- About Us
- Career Center
- Nano-Social Network
- Nano Consulting
- My Account
Research Offers Clues About C60 Behavior in Natural Environments
In some of the first research to probe how
buckyballs will interact with natural ecosystems, Rice University's Center
for Biological and Environmental Nanotechnology finds that the molecules
spontaneously clump together upon contact with water, forming nanoparticles
that are both soluble and toxic to bacteria.
The research challenges conventional wisdom: since buckyballs are notoriously insoluble by themselves, most scientists had assumed they would remain insoluble in nature. The findings also raise questions about how the buckyball aggregates - dubbed nano-C60 - will interact with other particles and living things in natural ecosystems.
The findings appear in the June 1 issue of the journal Environmental Science & Technology.
"The fact that nano-C60 dissolves in water raises questions about water as a vector for the movement of these types of materials," said Vicki Colvin, CBEN director, professor of chemistry and a co-author on the study.
Buckyballs are soccer ball-shaped molecules of 60 carbon atoms that were discovered at Rice in 1985. While a few companies are already using trace amounts of buckyballs in products, large-scale production of buckyballs is still a year or two away. Ultimately, companies hope to use buckyballs in everything from pharmaceuticals to sporting goods.
The research team was led by Georgia Tech environmental engineer Joseph Hughes and included almost a dozen Rice collaborators. They found that nano-C60 readily dissolves in water. The clumps, which measured between 25 and 500 nanometers in diameter, were also found to persist for up to 15 weeks in freshwater.
The researchers also exposed nano-C60 to two common types of soil bacteria. They found the particles inhibited both the growth and respiration of the bacteria at very low concentrations - as little as 0.5 parts per million.
"The antibacterial properties of the C60 aggregates also raise some interesting questions," said Colvin. "We think it may be possible to harness those properties for good applications, but we also advocate continued research on the potentially negative effects that these materials could have on the health of natural ecosystems."
Hughes, the study's lead author, said scientists don't yet know enough to accurately predict what impact buckyballs will have on the environment or in living systems, but he said the findings do illustrate the shortcomings of federal guidelines for the handling and disposal of buckyballs, which are subject to the same regulations as bulk carbon black.
"Not all carbon is the same," said Hughes. "Graphite and diamonds are both bulk carbon, for example, but current standards call for handling them in completely different ways. Our results suggest buckyballs also should be handled differently."
Other Rice collaborators include CBEN Executive Director Kevin Ausman; Jane Tao, assistant professor of biochemistry and cell biology; Wenhua Guo, research scientist; Lawrence Alemany, senior research scientist; and graduate students J.D. Fortner, D. Y. Lyon, C.M. Sayes, A.M. Boyd, J.C. Falkner and E.M. Hotze.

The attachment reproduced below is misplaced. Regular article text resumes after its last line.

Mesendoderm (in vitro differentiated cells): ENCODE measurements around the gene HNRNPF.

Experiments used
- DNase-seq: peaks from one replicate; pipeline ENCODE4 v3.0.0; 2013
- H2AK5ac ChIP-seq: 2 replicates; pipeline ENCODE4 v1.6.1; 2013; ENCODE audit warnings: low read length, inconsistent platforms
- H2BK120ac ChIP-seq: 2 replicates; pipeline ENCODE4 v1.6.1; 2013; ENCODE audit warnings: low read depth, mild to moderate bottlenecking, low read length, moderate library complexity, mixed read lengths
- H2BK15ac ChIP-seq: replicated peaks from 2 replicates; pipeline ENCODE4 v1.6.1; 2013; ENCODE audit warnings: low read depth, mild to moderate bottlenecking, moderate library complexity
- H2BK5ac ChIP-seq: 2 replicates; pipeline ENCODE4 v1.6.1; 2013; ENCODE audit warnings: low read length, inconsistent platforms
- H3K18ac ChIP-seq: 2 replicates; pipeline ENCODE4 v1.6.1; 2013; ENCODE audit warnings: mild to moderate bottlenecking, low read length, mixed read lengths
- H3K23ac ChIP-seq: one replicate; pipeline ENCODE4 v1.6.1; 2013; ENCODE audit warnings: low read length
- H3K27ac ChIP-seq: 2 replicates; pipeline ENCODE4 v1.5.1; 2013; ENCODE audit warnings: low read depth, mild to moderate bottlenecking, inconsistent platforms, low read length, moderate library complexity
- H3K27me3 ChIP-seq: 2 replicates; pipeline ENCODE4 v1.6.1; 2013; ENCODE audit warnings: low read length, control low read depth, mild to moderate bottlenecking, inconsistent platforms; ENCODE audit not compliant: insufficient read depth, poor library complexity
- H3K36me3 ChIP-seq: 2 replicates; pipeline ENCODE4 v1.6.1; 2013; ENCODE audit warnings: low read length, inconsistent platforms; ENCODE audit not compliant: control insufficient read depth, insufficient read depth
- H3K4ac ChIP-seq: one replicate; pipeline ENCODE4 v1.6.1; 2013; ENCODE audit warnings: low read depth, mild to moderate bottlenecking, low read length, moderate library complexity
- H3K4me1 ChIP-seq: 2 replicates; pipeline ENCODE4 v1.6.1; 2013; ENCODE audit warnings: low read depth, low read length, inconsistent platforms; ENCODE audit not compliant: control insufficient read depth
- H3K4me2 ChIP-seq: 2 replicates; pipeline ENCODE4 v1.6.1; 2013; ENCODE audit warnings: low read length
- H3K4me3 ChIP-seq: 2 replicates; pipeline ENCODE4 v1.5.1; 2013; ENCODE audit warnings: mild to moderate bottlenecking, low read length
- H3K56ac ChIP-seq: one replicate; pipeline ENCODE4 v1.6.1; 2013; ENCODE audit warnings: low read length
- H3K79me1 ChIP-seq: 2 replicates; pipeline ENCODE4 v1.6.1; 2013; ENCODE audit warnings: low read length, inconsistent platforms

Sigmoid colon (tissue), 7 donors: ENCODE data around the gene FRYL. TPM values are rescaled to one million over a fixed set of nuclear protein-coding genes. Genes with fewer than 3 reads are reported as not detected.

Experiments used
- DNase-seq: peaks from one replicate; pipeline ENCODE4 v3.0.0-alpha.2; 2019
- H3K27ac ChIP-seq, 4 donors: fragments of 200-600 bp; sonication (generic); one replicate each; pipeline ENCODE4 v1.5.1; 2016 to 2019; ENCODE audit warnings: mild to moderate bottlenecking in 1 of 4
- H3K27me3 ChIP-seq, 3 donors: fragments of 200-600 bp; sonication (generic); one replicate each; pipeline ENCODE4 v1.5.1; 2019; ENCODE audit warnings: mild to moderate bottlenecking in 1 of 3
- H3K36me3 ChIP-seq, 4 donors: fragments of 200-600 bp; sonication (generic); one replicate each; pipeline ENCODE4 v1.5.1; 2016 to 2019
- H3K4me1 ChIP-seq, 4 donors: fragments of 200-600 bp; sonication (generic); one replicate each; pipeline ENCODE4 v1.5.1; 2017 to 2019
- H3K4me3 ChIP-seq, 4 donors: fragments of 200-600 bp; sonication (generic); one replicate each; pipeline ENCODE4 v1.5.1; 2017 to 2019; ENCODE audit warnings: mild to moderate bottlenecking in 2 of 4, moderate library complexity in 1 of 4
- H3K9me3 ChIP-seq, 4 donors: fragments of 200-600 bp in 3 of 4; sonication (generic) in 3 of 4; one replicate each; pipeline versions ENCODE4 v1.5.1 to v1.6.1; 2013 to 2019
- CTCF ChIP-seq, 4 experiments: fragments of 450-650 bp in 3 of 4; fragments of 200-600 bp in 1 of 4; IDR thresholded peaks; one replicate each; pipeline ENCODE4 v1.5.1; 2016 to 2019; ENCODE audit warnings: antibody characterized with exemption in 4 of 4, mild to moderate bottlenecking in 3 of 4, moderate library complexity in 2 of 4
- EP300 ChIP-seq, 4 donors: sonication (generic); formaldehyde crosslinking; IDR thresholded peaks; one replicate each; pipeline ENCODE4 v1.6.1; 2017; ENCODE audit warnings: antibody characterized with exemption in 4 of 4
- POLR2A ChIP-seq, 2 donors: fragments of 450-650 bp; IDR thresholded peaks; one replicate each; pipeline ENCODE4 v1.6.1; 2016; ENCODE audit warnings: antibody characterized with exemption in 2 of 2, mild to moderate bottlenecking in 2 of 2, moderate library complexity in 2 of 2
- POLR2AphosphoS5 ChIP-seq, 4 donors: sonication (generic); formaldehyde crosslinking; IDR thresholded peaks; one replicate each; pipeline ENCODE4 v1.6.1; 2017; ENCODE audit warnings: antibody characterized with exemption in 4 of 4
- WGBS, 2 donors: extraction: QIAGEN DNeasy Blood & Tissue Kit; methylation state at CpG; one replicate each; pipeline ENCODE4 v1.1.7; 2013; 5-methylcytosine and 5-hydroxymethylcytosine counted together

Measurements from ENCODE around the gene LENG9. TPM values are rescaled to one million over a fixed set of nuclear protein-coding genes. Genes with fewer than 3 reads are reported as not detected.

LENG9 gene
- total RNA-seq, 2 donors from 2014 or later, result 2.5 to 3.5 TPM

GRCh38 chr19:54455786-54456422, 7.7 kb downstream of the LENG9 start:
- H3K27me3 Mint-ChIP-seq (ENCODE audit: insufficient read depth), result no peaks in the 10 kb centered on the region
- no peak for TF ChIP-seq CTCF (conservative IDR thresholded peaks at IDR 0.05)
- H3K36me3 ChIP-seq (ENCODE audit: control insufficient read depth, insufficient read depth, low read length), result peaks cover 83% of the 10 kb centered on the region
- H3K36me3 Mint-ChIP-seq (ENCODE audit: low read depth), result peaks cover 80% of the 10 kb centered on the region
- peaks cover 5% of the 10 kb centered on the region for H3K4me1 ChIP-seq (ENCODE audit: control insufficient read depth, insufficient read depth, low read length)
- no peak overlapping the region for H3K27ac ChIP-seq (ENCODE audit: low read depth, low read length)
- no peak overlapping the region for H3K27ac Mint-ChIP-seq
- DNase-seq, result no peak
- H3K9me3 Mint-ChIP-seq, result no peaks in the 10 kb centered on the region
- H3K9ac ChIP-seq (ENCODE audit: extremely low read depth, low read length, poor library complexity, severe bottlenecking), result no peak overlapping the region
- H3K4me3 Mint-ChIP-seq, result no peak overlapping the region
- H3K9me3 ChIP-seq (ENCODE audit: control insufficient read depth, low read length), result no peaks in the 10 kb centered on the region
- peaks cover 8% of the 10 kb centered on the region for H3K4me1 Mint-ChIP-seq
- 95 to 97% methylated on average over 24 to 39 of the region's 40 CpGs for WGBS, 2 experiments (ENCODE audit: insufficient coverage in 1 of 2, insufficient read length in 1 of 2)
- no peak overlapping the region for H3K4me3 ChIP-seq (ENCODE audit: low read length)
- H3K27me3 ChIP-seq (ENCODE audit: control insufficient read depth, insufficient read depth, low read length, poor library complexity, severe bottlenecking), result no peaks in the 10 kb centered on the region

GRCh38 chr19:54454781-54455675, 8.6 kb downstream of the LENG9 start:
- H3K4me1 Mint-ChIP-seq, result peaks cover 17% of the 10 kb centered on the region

About Rice University:
Rice University is consistently ranked one of America's best teaching and research universities. It is distinguished by its: size - 2,850 undergraduates and 1,950 graduate students; selectivity -10 applicants for each place in the freshman class; resources‹an undergraduate student-to-faculty ratio of 6-to-1, and the fifth largest endowment per student among American universities; residential college system, which builds communities that are both close-knit and diverse; and collaborative culture, which crosses disciplines, integrates teaching and research, and intermingles undergraduate and graduate work. Rice's wooded campus is located in the nation's fourth largest city and on America's South Coast.
For additional information, visit www.rice.edu
Issuers of news releases, not 7th Wave, Inc. or Nanotechnology Now, are solely responsible for the accuracy of the content.
|Related News Press|
Preparing for Nano
Searching for a nanotech self-organizing principle May 1st, 2016
Nanotechnology is changing everything from medicine to self-healing buildings: Nanotechnology is so small it's measured in billionths of metres, and it is revolutionising every aspect of our lives April 2nd, 2016
Durnham University's DEEPEN project comes to a close September 26th, 2012
Technical Seminar at ANFoS 2012 August 22nd, 2012
Crystalline Fault Lines Provide Pathway for Solar Cell Current: New tomographic AFM imaging technique reveals that microstructural defects, generally thought to be detrimental, actually improve conductivity in cadmium telluride solar cells September 26th, 2016
Chains of nanogold – forged with atomic precision September 23rd, 2016
Fighting cancer with sticky nanoparticles September 27th, 2016
UNAM develops successful nano edible coating which increases life food September 27th, 2016
Coffee-infused foam removes lead from contaminated water September 21st, 2016
Mathematical nanotoxicoproteomics: Quantitative characterization of effects of multi-walled carbon nanotubes: This research article by Dr. Subhash Basak et al. will be published in Current Computer-Aided Drug Design, Volume 12, 2016 September 2nd, 2016
Nanofur for oil spill cleanup: Materials researchers learn from aquatic ferns: Hairy plant leaves are highly oil-absorbing / publication in bioinspiration & biomimetics / video on absorption capacity August 25th, 2016
Researchers watch catalysts at work August 19th, 2016